Introduced in 2017, the compact DJI Spark impressed with hand gesture controls, Quickshot flight modes and a decent camera for the price.
- 16 - MIN
- 1080p - 30 FPS
- 31 - MPH
- 1.2 - MILES
An icon in its time, the DJI Phantom 3 became the iconic drone that comes to mind when you hear the word drone.
- 23 - Minutes
- 1080p - 30 FPS
- 36 - MPH
- 3.1 - MILES
The Hubsan H501S was one of the first GPS-enabled drones from Hubsan with brushless motors and a 1080p camera.
- 20 - Minutes
- 1080p - 30 FPS
- 45 - MPH
- 300 - Meters
In a world with hundreds of RC airplanes to choose from, the Parrot Disco offered an FPV camera experience on a fixed-wing drone.
- 45 - Minutes
- 1080p - 30 FPS
- 50 - MPH
- 1.24 - MILES
At this stage in the game, there are not many drones that proudly rock a 1080p camera, most are 4K drones, or they keep the resolution at 720p and under in order to reduce latency. That said, there are some solid machines out there that offer a benefit or two that make up for the lack of camera resolution. Ultimately, this is a short list that is destined to remain small.
Special note about the DJI Spark: It has a 4K sensor, but it only records in 1080p. They use the extra pixels on the sensor for digital image stabilization.
May 2017Release Date
The DJI Spark introduced a brand new segment for the drone company, launching a tiny machine that packs more fun features than powerful specs. This drone had everyone talking about the Jedi mind tricks you can play with the machine, using the front camera and object detection to accept hand gestures for some basic controls. All of these fun flight features made for a focus on two other features, the ability to fly without a remote control in hand and making you the object of the flight.
The DJI Spark is small enough to easily pack around wherever you might like to go. It's powerful enough to combat some decent winds and the 12MP camera can snap some fun photographs. While the camera may have a 4K sensor on the inside, it only records 1080p video. The HD video resolution allows the use of the extra pixels for image stabilization. The Spark mechanically stabilizes two-axis of movement, using the sensor cropping to handle side-to-side image stabilization. Admitting that this makes for some of the worst video capture from a DJI drone in the last 5 years, we can't deny that that is still pretty good, and the compact nature and low price of the drone make it well worth consideration.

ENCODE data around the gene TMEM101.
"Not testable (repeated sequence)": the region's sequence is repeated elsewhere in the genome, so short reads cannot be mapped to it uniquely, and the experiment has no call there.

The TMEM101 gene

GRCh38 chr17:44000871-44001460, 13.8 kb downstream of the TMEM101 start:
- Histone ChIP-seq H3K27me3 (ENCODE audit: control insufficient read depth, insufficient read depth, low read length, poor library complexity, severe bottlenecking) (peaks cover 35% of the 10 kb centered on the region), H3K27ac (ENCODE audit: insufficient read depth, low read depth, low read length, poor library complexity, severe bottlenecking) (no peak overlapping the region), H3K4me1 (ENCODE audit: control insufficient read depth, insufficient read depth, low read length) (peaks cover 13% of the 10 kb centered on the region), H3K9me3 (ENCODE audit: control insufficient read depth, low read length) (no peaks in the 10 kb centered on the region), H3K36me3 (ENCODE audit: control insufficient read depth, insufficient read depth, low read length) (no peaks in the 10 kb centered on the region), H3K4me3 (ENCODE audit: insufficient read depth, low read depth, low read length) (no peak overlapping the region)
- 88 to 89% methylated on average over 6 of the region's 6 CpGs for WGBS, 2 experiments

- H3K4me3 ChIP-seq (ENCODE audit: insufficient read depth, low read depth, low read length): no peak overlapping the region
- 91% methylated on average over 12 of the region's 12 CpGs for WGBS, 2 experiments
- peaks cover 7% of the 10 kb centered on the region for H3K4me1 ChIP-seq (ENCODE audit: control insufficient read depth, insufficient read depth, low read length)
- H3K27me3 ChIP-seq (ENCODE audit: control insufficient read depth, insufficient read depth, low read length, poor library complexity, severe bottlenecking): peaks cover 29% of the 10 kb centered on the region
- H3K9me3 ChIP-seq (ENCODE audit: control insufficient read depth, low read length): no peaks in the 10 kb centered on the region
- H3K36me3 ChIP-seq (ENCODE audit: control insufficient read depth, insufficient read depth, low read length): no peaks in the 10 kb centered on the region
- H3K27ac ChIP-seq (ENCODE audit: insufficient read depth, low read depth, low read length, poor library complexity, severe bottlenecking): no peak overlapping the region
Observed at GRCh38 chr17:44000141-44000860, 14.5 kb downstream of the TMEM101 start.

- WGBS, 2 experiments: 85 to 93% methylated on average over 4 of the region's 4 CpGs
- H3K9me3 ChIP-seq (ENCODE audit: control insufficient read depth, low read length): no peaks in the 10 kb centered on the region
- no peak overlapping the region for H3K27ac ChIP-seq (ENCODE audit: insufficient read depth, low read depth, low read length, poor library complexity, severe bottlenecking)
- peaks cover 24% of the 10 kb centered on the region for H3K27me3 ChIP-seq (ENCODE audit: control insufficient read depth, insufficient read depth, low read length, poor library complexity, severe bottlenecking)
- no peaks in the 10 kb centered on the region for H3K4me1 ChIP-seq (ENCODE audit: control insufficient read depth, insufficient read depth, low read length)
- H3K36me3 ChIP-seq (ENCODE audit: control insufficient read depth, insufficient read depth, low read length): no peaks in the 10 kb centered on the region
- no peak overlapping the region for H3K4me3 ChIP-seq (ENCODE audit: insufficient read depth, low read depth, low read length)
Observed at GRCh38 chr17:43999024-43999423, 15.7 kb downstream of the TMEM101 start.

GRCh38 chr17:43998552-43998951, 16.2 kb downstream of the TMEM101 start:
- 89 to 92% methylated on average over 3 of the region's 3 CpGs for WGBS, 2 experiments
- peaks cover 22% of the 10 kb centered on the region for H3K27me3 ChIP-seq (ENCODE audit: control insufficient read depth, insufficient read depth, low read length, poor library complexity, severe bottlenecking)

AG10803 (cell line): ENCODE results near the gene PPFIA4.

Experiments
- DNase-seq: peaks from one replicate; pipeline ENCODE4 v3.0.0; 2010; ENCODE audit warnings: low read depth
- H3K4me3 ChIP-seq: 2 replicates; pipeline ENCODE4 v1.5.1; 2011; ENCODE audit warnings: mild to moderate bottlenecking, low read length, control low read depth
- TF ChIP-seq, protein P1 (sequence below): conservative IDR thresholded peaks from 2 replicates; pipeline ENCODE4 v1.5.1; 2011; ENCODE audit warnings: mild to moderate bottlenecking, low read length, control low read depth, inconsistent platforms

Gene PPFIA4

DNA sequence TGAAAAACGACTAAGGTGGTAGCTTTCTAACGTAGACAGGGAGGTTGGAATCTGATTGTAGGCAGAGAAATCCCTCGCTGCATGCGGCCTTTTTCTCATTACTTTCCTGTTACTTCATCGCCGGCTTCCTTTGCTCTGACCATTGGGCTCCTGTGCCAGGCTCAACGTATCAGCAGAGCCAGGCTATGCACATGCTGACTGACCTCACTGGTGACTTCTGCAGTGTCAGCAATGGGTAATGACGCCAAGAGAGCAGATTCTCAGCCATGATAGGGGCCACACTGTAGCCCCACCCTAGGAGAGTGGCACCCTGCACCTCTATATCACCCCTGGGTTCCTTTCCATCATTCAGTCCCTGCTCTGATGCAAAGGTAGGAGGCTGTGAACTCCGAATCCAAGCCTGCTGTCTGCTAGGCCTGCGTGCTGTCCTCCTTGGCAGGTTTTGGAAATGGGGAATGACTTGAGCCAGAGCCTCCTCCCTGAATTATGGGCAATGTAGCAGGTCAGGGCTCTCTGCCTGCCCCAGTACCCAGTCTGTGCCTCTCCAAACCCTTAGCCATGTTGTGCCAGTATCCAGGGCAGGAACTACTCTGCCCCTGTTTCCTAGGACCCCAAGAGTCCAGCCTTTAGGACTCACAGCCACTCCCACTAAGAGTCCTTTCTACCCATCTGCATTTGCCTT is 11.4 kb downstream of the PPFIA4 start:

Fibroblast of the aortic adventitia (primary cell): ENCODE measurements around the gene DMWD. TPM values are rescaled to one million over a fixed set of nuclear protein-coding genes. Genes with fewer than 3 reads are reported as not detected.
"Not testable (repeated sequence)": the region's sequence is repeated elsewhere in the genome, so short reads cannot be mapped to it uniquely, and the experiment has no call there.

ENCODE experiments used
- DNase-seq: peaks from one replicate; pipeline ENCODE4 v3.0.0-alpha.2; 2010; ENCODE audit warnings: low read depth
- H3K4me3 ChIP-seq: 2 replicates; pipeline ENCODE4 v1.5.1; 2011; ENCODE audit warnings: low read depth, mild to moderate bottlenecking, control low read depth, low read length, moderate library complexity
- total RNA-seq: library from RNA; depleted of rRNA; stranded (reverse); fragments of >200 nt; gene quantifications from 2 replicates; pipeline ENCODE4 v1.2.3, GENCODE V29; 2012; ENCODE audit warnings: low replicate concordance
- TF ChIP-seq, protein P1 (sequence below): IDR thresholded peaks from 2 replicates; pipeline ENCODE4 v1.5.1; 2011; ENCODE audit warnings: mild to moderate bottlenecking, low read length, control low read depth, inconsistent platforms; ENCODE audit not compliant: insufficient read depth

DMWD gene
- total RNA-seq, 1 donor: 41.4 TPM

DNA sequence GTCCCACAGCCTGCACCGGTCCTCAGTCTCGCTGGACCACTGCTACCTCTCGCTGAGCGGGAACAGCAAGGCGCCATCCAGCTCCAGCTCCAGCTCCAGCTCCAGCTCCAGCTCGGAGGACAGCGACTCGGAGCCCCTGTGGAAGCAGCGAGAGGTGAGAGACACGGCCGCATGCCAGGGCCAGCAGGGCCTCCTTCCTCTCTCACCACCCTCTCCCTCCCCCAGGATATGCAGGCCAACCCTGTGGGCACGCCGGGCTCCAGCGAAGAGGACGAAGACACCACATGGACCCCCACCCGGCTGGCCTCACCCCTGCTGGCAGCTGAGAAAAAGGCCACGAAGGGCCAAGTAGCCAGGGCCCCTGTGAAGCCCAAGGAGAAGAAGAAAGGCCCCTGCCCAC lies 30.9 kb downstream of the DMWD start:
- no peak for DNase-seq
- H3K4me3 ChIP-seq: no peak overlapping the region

DJI Phantom 3
April 2015Release Date
Some might call the DJI Phantom 3 the most important drone of all time for DJI. I might say that is the Mavic Pro, but there is no way to ignore the cultural significance of the Phantom drone. For a lot of the general community out there, the Phantom 3 is the drone that comes to mind when they hear the word drone. The drone itself was solid for its time, but offers the sort of specs that get laughed out of the market today. 1080p video capture, no obstacle avoidance and more, at least on the original version. DJI launched four versions total, including the Pro and 4K, with the 4K being the last out the door and first with 4K capture.
January 2018Release Date
The Hubsan H501S was one of the first GPS enabled drones from Hubsan to offer a 1080p camera and brushless motors. This sounds like a common thing, silly to celebrate by today's standards, but this was a game changer for Hubsan and the toy drone market. Looking at 2017 and earlier, most toy-class drones, which included most all of Hubsan's drones, used inefficient brushed motors and all flew in what you might call ATTI mode. While the early drones had no navigation or a tools for object avoidance or flight assist, GPS in the H501S gave it the ability to hover and even set a GPS controlled route through the mobile app on your smart device.